The next vehicle on the “cheap fun” list is the new Kia Soul. Priced at $19,000, the Soul has some of the styling queues of the Toyota XB. It is riding on 18-inch wheels from the factory wrapped in Nexen 225/45R18 rubber, which is good for us, since we can sell more expensive wheels and lower the total package cost by installing the OE tire.

Finishing this list is the Toyota Yaris, which uses a 4×100 bolt pattern and high positive offset. The Yaris is offered in base and upgraded models like the Onyx version sold through Southeastern Toyota. To increase the dealership profit with add-ons, Toyota has added 17-inch Enkei wheels and 205/40R17 Yokohama tires, dash plaques, logos, stainless steel exhaust tips and even a key chain, all for a $3,249 upcharge. With the deals we have found over the last few months, any tire dealer can do the same to a stock base model for half of this amount and still make a profit.

The new Volkswagen CC has rolled into showrooms with major buzz. Someone may want to call Mercedes-Benz and see if VW asked permission to copy the CLS, then slap a $33,000 price tag on it. It retains the common 5×112, high positive offset as its corporate siblings, so plan on upgrading this one in the near future. It has 17-inch wheels and 235/45R17 tires – plenty of room for growth.

One notable truck in the lineup is the 2009 Dodge Ram, a complete redesign. The truck now has a coil spring rear suspension instead of leaf springs. I also noticed that the rear inner fenderwell does a nice job of cleaning up the contrasting image of the bed and frame that is apparent on other popular truck models.


But it also means a little less clearance behind the tires when plus-sizing to above 22 inches. Be mindful that there are high positive offset wheels built in a 5×5.5 bolt pattern that will not work on this truck. Every model but one has 275/60R20 tires and all have a definite medium offset.

Finishing the group is the sport coupe class, with a familiar name and a new kid looking to knock the veterans off the hill.

The new Nissan 370Z is on the way. With a 332 bhp 3.7L motor, look for the potential for a staggered tire and wheel package similar to the 350Z.

The most critical issues to watch for are clearances with the brake calipers. The base models get 12.6×1.10-inch vented front discs and 12.6×0.63-inch vented rear discs. But the optional Nissan sport brakes employ 4-piston opposed aluminum calipers with 14×1.3-inch vented front discs and 2-piston opposed aluminum calipers with 13.8×0.8-inch vented rear discs.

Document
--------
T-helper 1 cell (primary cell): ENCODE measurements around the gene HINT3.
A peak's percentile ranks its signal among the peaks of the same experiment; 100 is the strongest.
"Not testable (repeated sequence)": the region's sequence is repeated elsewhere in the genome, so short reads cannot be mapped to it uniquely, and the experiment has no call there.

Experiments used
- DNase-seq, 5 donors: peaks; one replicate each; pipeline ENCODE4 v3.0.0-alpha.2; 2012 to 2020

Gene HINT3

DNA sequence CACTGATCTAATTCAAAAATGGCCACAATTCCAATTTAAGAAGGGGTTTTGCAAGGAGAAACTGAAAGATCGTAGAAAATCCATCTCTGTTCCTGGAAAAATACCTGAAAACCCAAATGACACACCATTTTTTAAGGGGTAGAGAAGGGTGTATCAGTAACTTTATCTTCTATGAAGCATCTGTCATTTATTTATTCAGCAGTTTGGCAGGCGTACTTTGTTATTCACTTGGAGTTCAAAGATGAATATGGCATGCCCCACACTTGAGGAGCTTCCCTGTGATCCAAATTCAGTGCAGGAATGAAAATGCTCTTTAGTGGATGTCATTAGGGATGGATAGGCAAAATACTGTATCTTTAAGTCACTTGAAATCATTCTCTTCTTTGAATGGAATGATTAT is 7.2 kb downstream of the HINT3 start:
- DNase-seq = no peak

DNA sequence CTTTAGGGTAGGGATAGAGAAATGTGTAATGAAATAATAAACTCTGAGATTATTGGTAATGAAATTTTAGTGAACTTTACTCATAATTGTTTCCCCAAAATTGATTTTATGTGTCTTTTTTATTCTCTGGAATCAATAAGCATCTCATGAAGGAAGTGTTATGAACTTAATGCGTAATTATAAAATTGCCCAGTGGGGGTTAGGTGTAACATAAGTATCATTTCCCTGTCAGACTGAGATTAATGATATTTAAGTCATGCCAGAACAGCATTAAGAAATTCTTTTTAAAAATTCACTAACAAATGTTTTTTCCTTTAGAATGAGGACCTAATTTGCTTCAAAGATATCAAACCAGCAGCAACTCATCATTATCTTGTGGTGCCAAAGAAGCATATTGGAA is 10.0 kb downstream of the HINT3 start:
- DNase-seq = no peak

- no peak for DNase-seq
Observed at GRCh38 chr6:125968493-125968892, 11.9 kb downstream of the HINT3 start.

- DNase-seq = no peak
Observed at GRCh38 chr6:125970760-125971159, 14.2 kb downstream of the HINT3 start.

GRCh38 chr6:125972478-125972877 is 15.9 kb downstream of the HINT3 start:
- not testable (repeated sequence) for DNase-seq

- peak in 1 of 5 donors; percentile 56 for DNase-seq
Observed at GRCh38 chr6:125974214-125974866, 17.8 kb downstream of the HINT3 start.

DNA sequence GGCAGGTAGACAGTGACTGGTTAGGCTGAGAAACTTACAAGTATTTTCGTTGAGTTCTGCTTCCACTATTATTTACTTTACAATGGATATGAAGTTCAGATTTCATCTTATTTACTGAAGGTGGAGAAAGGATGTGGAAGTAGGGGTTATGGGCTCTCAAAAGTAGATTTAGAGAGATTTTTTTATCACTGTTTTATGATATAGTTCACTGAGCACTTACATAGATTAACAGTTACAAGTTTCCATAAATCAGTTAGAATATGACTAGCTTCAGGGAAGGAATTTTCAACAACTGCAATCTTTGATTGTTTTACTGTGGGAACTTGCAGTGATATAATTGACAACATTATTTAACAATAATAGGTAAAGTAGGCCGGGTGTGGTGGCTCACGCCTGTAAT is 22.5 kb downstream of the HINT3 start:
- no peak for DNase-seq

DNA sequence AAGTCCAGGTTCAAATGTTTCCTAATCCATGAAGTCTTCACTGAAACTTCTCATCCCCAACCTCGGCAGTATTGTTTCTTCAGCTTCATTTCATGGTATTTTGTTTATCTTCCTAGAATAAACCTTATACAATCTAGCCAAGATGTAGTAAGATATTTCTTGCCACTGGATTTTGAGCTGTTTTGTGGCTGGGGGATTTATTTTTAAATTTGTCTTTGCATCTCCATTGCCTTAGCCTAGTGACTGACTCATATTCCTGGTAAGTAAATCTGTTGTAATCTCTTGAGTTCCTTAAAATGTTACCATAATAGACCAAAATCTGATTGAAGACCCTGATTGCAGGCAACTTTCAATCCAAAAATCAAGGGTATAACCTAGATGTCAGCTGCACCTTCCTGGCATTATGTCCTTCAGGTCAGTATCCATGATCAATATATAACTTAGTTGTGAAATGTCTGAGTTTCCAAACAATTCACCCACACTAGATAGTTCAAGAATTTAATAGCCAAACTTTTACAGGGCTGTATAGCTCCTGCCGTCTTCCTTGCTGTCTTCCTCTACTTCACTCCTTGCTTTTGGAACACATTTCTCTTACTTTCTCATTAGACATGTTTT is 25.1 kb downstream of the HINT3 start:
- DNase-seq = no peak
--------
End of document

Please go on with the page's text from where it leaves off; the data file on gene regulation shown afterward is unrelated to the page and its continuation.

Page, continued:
This reminds me of the 300ZX twin turbo of the early 1990s that had a 4-piston caliper, which only custom-built aftermarket wheels would clear. In fact, Nissan specifies 225/50R18 tires on 18×8-inch (front) and 245/45R18 tires on 18×9-inch (rear) 5-spoke aluminum-alloy wheels.


The Sport package will get 245/40R19 mounted on 19×9-inch (front) and 275/35R19 mounted on 19×10-inch (rear) 5-spoke Rays super-lightweight forged alloy wheels. Note that Nissan is sourcing a very expensive wheel for this application to keep the unsprung weight to a minimum. This is precisely what we discussed two months ago in regard to the future of the industry.

Next up, the newcomer. In recent years, Hyundai has quietly been sneaking up on the competition. Not anymore. The new Genesis sedan has enjoyed a great deal of press exposure thanks to its high level of sophistication and reasonable price tag.

To add to the line, Hyundai is introducing a Genesis Coupe that boats 306 bhp and an aggressive look. Peek through the 19-inch Track version wheels and you will find a Brembo big brake kit lurking behind the spokes. Mate this to the six-speed manual throw stick and you have $30K worth of fun with change left to bolt on some performance options.

Be sure to catch us over the next couple of months, when we walk through a complete tire and wheel installation, adjust the alignment and learn how you can incorporate some of these techniques into your business.